Fortran 2003 Features in the Sun Fortran Compiler


The Sun Studio Fortran compiler, f95, already handles a large number of features that are part of the current Fortran international standard, Fortran 2003.

Introducing Fortran 2003

The current Fortran standard, Fortran 2003, was approved in 2003 by ISO, the international standards organization.  This is the same standard that was sometimes referred to in development or earlier documentation as Fortran 2000 or Fortran 200x.   Many of the new features in this standard have already been implemented in the Sun Studio Fortran compiler.  The features below are all available in Sun Studio 11:

  • an extended ALLOCATABLE attribute
  • the VALUE type declaration attribute
  • stream I/O
  • new formatted I/O specifiers
  • the VOLATILE type declaration attribute
  • the IEEE Technical Report
  • the "USE, INTRINSIC" statement
  • interoperability with C with the BIND(C) statement
  • the PROTECTED type declaration attribute
  • Asynchronous I/O
  • Command Line Intrinsics

Extended ALLOCATABLE Attribute

The Fortran 2003 draft standard extends the applicable data entities for the ALLOCATABLE attribute. Fortran 95 limited the ALLOCATABLE attribute to locally stored array variables. Fortran 2003 draft standard (and the Sun Studio f95 compiler) extends the application of the ALLOCATABLE attribute by adding:

  • array components of structures
  • dummy arrays
  • array function results

Allocatable data objects remain forbidden in all places where they may be storage-associated, such as in COMMON blocks and EQUIVALENCE groups. Allocatable array components may appear in SEQUENCE types, but objects of such types are then prohibited from COMMON and EQUIVALENCE.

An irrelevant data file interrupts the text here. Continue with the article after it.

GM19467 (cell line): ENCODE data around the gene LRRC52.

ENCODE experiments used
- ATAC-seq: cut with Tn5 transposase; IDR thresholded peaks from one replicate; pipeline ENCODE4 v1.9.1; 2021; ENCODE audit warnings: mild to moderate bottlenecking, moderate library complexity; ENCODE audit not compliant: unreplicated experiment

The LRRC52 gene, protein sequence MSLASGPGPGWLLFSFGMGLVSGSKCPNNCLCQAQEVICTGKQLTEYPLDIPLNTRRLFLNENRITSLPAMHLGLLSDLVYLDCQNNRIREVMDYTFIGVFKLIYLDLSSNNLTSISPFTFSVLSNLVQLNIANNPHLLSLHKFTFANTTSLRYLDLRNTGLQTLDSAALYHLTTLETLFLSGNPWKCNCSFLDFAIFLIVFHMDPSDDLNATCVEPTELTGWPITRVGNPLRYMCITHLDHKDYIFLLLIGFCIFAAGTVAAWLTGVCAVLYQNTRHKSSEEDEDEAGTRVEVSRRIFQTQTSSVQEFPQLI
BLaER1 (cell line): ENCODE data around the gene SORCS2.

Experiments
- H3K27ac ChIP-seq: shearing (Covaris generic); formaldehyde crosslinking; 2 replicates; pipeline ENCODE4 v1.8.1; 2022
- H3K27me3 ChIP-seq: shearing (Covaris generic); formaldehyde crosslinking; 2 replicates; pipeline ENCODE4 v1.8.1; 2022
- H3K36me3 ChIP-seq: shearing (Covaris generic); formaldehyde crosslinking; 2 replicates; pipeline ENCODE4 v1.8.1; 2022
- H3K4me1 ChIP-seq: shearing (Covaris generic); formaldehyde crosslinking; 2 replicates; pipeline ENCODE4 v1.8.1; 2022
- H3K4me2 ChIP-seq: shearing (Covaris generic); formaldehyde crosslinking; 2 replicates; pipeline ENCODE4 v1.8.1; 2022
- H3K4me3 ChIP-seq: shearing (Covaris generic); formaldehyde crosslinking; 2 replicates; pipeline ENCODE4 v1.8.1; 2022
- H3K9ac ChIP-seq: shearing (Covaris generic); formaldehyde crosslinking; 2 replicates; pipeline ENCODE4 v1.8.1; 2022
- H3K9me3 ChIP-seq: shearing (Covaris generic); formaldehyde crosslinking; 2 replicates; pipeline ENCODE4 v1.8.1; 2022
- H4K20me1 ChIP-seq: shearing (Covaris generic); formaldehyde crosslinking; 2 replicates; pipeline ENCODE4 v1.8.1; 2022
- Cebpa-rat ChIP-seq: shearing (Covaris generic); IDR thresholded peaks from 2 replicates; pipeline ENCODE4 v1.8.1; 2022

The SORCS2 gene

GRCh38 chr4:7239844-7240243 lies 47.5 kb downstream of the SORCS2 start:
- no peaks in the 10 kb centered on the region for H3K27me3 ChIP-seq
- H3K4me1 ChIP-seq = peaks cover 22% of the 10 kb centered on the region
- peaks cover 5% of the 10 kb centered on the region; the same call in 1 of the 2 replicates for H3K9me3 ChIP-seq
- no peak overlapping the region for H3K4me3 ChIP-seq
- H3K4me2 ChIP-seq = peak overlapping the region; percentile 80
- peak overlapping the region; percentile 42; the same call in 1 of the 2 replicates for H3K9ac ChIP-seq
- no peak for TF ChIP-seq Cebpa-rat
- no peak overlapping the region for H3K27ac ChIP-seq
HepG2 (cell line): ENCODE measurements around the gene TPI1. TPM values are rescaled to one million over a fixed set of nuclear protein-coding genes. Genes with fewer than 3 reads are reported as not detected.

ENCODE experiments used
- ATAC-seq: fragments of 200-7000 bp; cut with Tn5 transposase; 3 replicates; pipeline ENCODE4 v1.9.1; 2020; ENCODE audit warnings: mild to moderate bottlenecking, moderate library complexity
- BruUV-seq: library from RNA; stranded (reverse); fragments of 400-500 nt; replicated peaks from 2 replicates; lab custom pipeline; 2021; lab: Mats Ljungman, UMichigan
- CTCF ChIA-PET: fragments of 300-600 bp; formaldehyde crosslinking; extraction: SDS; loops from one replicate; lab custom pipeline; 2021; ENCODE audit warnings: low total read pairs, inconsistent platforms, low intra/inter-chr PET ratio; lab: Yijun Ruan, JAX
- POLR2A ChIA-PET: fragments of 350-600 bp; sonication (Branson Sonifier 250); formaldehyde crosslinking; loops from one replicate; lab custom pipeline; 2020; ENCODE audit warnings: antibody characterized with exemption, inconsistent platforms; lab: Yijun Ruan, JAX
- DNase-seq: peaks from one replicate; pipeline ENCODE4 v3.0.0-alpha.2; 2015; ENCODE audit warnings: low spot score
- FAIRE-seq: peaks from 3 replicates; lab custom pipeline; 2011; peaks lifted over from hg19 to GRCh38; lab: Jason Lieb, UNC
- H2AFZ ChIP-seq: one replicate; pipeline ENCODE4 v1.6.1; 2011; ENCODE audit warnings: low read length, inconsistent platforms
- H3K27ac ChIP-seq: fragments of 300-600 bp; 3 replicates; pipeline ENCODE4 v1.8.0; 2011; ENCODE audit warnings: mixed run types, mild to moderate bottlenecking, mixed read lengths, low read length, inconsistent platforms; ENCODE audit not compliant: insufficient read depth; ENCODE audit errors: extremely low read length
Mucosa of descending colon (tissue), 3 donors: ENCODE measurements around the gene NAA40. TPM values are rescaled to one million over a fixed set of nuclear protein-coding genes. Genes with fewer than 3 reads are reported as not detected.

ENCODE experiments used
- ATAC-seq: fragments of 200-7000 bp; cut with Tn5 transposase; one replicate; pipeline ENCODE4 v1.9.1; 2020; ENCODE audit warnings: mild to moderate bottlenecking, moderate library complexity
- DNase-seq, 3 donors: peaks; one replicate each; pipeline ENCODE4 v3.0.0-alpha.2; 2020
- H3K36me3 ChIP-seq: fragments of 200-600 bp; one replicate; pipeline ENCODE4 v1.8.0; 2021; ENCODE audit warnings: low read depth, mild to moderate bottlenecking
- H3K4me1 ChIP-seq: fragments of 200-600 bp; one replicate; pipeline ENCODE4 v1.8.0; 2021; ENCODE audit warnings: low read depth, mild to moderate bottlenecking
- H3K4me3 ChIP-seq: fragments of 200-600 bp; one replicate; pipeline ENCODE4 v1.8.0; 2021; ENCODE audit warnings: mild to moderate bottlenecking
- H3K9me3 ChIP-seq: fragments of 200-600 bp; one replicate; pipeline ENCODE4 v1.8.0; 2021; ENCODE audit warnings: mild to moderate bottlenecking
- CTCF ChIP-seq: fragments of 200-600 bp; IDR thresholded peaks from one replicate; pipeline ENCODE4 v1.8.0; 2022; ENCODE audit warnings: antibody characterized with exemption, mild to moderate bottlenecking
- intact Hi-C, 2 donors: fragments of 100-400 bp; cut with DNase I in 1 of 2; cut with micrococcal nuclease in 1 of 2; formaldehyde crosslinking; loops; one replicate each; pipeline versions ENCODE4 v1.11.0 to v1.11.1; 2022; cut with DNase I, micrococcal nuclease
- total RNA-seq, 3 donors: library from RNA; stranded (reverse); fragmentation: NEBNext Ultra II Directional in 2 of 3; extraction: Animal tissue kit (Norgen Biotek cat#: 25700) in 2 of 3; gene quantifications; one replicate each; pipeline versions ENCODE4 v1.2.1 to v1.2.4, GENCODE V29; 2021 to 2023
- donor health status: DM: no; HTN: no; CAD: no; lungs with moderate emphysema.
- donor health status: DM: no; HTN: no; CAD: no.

These features were first introduce in a Technical Report issued in advance of publication of the Fortran 2003 standard.

The VALUE Attribute

Fortran 2003 introduces the VALUE attribute for subprogram dummy arguments. Specifying a dummy argument with the VALUE attribute indicates that the actual argument is passed "by value" rather than "by reference". The current value of the argument is passed to the subprogram and cannot be changed in the subprogram.

The following example demonstrates the use of the VALUE with a C program calling a Fortran subprogram with a literal constant as an argument.

C code:


 #include <stdlib.h>

 int main(int ac, char *av[])





Fortran code:

 subroutine to_Fortran(i)

 integer, value :: i

 print *, i



Stream I/O

Stream I/O access treats a data file as a continuous sequence of bytes, addressable by a positive integer starting from 1. Declare a stream I/O file with the ACCESS='STREAM' specifier on the OPEN statement. File positioning to a byte address requires a POS= scalar_integer_expression specifier on a READ or WRITE statement. The INQUIRE statement accepts ACCESS='STREAM', a specifier STREAM= scalar_character_variable, and POS= scalar_integer_variable.

New Formatted I/O Features

Three new Fortran 2003 formatted I/O specifiers have been implemented in f95. They may appear on OPEN, READ, WRITE, PRINT, and INQUIRE statements:

    Change the default decimal editing mode. The default uses a period to separate the whole number and decimal parts of a floating-point number formatted with D, E, EN, ES, F, and G editing. 'COMMA' changes the default to use comma instead of a period, to print, for example, 123,456. The default is 'POINT', which uses a period, to print, for example, 123.456.
    Set the default rounding mode for formatted I/O D, E, EN, ES, F, and G editing. With 'COMPATIBLE', the value resulting from data conversion is the one closer to the two nearest representations, or the value away from zero if the value is halfway between them. With 'PROCESSOR_DEFINED', the rounding mode is dependent on the processor's default mode, and is the compiler default if ROUND is not specified. As an example, WRITE(*,'(f11.4)') 0.11115 prints 0.1111 in default mode, and 0.1112 in 'COMPATIBLE' mode.
  • IOMSG= character-variable